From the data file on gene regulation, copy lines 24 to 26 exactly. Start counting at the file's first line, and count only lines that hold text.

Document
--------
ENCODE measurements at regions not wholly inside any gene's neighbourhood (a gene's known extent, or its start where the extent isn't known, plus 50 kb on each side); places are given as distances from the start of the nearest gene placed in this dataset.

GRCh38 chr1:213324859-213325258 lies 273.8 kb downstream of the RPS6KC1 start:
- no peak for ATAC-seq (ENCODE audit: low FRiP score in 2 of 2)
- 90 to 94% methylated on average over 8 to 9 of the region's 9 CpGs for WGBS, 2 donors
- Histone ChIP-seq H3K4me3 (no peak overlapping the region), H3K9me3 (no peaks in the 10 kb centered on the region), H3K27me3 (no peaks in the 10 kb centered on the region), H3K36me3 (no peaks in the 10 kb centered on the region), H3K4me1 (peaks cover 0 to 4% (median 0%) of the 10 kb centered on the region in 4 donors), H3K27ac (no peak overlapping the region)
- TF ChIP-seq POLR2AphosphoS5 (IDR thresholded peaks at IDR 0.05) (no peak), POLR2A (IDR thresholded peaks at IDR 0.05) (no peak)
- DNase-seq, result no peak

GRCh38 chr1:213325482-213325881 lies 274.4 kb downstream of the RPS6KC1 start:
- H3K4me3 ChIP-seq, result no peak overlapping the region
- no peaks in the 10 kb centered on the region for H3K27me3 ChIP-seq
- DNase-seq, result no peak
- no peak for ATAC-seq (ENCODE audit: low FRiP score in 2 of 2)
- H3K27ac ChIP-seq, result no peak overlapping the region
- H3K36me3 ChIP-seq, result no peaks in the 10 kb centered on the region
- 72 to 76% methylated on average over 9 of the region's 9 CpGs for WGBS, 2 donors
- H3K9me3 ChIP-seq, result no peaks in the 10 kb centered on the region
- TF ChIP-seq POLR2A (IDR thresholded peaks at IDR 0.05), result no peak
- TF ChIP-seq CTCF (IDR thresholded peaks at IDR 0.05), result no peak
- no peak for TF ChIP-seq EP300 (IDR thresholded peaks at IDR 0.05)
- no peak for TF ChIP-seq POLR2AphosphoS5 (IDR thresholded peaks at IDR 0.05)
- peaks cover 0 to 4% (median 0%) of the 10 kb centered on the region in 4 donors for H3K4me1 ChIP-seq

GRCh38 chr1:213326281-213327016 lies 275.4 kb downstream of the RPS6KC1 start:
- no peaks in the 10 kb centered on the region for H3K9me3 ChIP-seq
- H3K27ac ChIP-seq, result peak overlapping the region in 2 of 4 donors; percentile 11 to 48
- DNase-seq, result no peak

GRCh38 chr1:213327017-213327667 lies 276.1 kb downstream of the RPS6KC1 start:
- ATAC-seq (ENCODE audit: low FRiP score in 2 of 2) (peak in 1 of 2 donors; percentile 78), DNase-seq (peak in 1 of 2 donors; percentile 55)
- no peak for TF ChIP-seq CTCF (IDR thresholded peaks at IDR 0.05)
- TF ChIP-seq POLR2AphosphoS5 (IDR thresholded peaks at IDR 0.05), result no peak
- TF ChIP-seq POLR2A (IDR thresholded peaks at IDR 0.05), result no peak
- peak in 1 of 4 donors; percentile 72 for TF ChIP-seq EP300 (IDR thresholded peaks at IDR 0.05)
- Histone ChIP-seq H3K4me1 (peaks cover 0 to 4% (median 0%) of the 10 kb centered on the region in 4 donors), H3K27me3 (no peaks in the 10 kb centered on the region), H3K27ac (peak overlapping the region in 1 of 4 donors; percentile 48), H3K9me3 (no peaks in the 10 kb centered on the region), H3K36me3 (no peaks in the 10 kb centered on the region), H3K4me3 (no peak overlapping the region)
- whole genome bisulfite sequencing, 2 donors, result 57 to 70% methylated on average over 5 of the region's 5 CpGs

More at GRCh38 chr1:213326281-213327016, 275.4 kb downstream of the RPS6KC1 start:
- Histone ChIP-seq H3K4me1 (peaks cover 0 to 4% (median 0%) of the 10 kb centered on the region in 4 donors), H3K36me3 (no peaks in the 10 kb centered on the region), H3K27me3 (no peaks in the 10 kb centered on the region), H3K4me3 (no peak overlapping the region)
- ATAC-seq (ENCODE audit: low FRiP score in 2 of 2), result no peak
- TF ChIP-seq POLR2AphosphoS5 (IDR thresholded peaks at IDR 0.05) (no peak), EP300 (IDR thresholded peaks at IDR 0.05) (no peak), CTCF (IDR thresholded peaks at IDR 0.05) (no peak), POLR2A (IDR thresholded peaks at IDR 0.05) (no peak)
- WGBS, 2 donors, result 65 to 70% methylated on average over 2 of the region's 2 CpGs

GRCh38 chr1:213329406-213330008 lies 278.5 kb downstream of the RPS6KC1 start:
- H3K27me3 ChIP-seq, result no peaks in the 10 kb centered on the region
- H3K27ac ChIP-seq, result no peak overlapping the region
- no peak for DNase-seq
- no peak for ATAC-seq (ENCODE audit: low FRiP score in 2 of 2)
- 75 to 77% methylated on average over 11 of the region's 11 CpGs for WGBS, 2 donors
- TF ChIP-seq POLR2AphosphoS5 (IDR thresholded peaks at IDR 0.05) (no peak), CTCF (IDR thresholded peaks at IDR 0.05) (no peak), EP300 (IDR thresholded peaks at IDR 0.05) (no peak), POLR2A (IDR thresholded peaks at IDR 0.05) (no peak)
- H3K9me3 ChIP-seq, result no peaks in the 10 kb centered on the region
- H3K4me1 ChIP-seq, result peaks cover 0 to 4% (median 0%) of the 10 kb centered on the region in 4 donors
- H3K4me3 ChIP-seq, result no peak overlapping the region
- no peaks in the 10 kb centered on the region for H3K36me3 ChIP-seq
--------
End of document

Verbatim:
- H3K27ac ChIP-seq, result peak overlapping the region in 2 of 4 donors; percentile 11 to 48
- DNase-seq, result no peak

GRCh38 chr1:213327017-213327667 lies 276.1 kb downstream of the RPS6KC1 start: